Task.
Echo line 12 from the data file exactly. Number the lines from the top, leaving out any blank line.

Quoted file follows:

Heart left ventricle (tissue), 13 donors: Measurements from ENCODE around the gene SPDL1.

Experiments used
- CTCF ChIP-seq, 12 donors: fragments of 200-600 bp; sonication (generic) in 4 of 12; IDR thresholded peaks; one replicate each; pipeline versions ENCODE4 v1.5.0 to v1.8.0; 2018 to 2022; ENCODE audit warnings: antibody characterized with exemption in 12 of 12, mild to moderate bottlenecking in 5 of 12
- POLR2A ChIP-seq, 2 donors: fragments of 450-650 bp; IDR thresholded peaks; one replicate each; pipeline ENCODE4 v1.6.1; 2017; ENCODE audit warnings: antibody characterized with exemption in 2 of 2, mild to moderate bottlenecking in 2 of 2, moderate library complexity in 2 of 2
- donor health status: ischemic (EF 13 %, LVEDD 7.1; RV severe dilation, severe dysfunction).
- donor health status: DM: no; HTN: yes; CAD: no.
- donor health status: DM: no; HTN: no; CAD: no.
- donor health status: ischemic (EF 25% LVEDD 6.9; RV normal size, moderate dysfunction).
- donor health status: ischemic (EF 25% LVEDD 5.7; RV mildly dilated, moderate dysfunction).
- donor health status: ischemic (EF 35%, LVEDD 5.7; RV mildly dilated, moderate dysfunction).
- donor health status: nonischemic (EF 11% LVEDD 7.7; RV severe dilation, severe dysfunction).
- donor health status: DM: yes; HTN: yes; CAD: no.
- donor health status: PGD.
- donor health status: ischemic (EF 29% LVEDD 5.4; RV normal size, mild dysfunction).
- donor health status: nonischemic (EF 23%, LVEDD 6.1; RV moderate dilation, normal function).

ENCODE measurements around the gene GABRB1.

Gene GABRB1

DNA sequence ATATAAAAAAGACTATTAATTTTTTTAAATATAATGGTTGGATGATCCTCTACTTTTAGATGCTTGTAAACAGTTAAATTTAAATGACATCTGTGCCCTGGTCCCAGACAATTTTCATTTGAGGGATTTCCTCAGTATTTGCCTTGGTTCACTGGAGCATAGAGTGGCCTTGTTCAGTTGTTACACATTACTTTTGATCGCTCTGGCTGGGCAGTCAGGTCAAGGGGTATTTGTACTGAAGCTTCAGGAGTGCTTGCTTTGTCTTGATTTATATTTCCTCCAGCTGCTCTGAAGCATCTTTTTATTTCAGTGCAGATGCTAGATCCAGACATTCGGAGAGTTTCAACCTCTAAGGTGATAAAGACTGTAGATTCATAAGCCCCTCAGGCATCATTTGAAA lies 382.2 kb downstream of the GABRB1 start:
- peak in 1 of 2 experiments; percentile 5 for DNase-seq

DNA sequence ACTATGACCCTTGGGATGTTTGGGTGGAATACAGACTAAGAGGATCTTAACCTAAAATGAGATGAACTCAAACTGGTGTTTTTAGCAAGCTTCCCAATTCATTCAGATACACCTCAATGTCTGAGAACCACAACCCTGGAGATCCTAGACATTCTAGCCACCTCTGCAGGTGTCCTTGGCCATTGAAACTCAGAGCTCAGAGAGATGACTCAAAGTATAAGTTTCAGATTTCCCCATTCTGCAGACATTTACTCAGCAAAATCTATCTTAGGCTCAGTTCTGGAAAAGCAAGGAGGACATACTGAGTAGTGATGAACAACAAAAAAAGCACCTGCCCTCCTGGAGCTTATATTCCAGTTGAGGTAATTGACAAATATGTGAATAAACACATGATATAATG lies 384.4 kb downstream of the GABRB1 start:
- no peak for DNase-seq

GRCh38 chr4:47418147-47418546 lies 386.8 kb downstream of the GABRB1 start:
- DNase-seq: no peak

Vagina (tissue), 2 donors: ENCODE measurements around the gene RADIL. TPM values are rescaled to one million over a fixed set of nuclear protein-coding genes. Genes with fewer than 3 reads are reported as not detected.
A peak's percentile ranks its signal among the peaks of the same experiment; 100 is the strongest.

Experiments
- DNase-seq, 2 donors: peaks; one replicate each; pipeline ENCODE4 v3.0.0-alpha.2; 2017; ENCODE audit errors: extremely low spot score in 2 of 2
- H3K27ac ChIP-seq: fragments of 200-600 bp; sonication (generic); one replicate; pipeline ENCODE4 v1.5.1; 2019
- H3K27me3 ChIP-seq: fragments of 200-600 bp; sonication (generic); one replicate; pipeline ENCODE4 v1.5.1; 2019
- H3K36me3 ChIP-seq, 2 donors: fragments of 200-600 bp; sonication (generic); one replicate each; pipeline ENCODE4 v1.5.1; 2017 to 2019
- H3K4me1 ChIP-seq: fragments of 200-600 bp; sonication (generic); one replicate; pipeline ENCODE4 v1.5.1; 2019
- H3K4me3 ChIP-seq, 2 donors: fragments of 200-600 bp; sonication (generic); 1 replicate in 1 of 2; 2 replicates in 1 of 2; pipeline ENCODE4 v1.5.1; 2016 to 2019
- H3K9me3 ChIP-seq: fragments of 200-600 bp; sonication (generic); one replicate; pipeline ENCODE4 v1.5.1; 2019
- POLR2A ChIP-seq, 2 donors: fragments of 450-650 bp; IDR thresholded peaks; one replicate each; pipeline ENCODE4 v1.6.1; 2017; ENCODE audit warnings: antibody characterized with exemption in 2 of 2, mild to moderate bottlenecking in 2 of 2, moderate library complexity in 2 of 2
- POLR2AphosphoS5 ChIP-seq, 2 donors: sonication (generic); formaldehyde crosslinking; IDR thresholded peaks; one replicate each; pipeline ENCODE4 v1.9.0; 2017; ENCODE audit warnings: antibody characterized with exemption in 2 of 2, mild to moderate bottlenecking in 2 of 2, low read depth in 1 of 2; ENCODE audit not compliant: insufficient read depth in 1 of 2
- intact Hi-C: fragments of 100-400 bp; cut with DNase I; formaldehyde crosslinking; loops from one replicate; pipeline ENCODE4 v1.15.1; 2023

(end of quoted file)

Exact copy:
- donor health status: DM: yes; HTN: yes; CAD: no.